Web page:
* Posts by Flocke Kroes

2463 posts • joined 19 Oct 2007

Atari accuses El Reg of professional trolling and making stuff up. Welp, here's the interview tape for you to decide...

Flocke Kroes
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Re: Atari - what is that?

Getting hit on the head by a falling star? Oops, no that is Ataru.

お住所とお電話番号を教えて下さい.

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Now Microsoft ports Windows 10, Linux to homegrown CPU design

Flocke Kroes
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Itanic was wildly successful ...

The announcement alone ended development of architectures it was supposed to compete with. When the first implementation was ready for evaluation it achieved its second main goal: it needed so many transistors that no-one else could build a compatible product. It could sensibly compete on power usage with a toaster despite getting worse bench mark score than cheaper cooler CPUs available at the time. After years of delays, when a product did reach the market, the final main goal was achieved (after a fashion): the price was at the high end of a monopoly product. The only problem was (large NRE)/(small sales) made the cost about equal to the price.

Having the compiler make all the decisions about instruction ordering in advance sounds really cool until you remember some real world problems: do you order the instructions based on the time required to fetch data from the cache or from DRAM? Guess wrong and data is not in the right place at the right time. All the scheduling decisions made by the compiler become garbage. What if the hardware it optimised to spot multiply/divide by 0 or ±1? Again result arrives ahead of schedule and the CPU has to re-order everything.

I am not surprised it took Microsoft years to come up with something worth committing to silicon. I would expect more years to pass before they get performance/watt close to a modern X86/ARM.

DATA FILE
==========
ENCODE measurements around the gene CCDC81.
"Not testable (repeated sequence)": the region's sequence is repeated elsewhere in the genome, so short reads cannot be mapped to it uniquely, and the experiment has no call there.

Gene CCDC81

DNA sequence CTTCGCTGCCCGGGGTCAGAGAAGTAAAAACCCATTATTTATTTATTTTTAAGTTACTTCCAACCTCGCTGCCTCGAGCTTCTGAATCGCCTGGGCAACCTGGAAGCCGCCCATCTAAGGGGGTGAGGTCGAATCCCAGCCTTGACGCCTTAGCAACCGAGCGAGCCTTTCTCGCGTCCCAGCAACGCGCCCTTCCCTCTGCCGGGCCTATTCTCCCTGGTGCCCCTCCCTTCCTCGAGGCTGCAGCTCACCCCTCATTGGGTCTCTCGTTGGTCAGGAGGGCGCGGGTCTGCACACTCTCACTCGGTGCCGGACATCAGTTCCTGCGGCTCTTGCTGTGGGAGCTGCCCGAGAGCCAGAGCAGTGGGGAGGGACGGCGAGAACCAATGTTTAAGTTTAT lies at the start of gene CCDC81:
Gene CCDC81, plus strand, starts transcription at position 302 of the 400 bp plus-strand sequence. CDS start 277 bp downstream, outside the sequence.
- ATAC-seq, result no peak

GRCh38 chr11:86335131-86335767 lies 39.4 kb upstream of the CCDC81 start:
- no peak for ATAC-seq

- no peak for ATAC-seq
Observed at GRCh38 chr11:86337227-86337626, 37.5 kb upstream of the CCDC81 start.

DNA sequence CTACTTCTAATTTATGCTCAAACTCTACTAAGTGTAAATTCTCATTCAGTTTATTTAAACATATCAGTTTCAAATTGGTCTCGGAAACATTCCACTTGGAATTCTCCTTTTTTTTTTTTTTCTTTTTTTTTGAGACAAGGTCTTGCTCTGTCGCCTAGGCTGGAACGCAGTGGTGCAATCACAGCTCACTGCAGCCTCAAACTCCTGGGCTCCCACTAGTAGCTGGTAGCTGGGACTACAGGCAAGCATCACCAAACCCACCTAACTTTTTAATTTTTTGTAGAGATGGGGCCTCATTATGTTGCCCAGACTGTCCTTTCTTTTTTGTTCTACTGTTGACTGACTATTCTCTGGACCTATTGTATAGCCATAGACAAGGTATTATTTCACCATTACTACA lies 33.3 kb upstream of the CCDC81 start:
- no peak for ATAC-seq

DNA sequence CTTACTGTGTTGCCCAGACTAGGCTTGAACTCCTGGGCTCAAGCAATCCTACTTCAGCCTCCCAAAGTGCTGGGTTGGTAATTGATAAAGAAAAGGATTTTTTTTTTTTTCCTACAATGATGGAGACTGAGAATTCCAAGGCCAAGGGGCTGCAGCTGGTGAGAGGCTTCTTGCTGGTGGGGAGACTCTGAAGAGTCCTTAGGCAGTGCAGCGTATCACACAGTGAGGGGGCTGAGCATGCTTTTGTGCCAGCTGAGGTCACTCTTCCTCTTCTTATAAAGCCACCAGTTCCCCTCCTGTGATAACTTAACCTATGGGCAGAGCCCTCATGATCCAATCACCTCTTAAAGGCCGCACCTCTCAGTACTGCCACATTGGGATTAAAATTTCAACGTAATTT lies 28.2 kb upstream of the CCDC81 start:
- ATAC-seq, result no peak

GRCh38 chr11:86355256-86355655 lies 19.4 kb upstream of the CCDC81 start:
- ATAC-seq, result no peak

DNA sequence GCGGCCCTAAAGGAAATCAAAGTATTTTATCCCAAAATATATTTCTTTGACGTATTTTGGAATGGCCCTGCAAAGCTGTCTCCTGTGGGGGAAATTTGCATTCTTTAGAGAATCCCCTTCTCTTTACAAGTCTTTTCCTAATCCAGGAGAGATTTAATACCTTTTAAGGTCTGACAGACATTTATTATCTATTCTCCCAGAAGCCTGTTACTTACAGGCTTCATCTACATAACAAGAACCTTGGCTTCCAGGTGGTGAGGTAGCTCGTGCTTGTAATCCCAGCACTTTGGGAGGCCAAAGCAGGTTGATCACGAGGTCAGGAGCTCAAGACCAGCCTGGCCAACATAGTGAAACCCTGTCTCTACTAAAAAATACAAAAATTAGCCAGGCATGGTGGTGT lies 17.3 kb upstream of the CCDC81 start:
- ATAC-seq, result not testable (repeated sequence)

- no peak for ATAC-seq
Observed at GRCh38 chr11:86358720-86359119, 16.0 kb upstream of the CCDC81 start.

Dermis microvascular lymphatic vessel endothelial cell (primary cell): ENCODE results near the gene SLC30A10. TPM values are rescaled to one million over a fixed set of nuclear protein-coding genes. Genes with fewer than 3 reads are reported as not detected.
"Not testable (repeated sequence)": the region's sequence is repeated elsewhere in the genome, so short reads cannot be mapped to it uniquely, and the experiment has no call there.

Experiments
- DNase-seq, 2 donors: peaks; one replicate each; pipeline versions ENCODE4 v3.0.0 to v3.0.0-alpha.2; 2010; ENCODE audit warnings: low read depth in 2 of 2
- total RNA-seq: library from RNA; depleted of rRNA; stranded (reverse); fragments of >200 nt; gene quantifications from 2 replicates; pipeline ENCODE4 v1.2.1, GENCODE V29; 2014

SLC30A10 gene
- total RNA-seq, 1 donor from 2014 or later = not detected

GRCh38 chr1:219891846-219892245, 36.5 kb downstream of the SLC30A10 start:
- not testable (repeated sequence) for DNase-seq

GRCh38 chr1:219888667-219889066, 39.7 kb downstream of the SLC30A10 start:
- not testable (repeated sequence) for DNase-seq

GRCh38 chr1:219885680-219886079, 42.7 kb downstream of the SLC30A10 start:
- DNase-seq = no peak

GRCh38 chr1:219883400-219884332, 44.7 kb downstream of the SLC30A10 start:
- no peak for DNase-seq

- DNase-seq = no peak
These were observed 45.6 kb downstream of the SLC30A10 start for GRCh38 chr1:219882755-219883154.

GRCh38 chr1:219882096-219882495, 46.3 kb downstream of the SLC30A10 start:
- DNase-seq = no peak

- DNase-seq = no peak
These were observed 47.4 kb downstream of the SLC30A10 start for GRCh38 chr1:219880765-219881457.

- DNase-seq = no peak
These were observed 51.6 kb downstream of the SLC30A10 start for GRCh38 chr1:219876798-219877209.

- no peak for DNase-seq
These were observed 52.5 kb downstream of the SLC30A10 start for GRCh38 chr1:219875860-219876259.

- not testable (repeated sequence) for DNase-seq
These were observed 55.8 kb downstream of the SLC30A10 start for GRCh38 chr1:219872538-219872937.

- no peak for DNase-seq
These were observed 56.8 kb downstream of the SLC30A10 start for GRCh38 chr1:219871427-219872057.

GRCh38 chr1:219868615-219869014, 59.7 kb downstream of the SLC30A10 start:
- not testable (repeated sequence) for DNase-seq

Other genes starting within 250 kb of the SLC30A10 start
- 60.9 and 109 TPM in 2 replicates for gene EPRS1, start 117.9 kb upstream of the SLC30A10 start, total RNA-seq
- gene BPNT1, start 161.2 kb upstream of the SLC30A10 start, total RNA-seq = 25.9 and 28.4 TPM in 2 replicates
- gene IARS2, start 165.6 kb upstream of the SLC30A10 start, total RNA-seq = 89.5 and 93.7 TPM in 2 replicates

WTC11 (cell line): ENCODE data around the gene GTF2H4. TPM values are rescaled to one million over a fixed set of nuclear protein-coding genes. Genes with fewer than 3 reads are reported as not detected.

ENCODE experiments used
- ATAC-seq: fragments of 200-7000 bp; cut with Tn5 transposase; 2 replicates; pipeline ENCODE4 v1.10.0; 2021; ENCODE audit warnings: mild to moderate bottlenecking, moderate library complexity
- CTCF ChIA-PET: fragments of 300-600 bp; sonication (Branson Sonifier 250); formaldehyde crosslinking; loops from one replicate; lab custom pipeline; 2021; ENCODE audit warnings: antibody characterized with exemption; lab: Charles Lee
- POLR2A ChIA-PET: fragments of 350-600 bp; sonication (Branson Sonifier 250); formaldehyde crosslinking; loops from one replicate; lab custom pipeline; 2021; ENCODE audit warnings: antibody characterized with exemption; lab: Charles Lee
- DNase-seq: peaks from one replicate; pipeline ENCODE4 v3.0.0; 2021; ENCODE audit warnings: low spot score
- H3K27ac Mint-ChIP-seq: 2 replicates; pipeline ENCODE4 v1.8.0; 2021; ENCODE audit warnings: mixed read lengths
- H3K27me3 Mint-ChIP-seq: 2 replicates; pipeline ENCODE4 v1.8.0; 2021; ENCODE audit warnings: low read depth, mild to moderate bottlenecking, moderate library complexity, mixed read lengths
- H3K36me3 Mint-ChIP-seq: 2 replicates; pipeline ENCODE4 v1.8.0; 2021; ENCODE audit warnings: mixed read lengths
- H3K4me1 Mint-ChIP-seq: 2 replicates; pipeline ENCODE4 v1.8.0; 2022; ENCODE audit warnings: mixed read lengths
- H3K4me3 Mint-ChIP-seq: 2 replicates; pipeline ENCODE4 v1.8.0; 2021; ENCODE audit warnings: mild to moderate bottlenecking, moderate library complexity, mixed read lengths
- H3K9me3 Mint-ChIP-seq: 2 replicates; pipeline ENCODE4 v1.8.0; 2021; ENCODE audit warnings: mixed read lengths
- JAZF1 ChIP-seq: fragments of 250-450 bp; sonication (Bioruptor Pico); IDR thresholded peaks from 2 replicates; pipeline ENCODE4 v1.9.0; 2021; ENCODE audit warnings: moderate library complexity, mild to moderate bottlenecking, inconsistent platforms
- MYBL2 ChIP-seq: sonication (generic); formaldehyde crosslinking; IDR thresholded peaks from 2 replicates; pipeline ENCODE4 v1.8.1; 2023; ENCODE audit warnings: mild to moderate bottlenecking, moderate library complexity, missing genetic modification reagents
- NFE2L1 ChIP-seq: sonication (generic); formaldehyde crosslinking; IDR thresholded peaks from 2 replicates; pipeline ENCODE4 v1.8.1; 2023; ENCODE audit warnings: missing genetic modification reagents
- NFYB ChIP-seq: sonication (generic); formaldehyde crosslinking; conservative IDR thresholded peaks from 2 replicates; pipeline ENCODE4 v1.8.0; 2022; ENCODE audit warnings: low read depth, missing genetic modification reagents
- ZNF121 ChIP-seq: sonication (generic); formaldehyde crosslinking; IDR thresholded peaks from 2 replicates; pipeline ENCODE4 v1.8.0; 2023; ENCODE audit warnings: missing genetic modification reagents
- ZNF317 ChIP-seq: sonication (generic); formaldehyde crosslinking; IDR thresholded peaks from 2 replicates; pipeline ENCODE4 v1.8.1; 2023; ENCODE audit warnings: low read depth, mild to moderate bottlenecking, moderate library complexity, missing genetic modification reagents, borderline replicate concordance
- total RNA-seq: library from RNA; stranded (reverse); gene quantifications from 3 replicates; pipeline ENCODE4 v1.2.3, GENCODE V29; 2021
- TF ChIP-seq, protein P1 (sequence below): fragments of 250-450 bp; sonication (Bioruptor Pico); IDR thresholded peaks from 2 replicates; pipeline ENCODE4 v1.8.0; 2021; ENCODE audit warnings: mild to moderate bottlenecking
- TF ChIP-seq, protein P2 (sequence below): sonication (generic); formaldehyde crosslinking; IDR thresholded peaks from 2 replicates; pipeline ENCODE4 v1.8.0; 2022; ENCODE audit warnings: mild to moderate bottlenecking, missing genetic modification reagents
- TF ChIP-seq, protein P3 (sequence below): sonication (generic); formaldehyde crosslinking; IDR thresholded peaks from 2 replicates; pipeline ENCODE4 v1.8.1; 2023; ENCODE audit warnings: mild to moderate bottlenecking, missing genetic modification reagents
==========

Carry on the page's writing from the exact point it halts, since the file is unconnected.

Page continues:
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Low AI rollout caused by dumb, fashion-victim management – Gartner

Flocke Kroes
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Re: PHB

Is that Pointy-Haired Bot? The world is gradually catching up with Douglas Adams:

“It could always be replaced,” said Benji reasonably, “if you think it’s important.”

“Yes, an electronic brain,” said Frankie, “a simple one would suffice.”

“A simple one!” wailed Arthur.

“Yeah,” said Zaphod with a sudden evil grin, “you’d just have to program it to say What? and I don’t understand and Where’s the tea? – who’d know the difference?”

“What?” cried Arthur, backing away still further.

“See what I mean?” said Zaphod

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Trump kept ZTE alive as ‘personal favour’ to Chinese president Xi

Flocke Kroes
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Re: Which family?

I thought his real family were from Raxacoricofallapatorius.

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NASA makes the James Webb Telescope a looker with a heart of gold

Flocke Kroes
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At today's prices ...

All the gold on the big mirrors would cost about $2400.

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I see a satellite of a man ... Galileo, Galileo, Galileo, Galileo, that's now 4 sats fit to go

Flocke Kroes
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Re: the lies told then were as bad as the lies told now

Did they promise an extra £350M/week for the NHS?

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Yarrrr, the Business Software Alliance reckons piracy be down, me hearties

Flocke Kroes
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Re: The BSA

I haven't heard from that lot for years. Can you still get a payout for reporting a company to the BSA for unlicensed software you installed the day before?

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SpaceX to pick up the space pace with yet another Falcon 9 launch

Flocke Kroes
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Re: if you crowd-fund me ...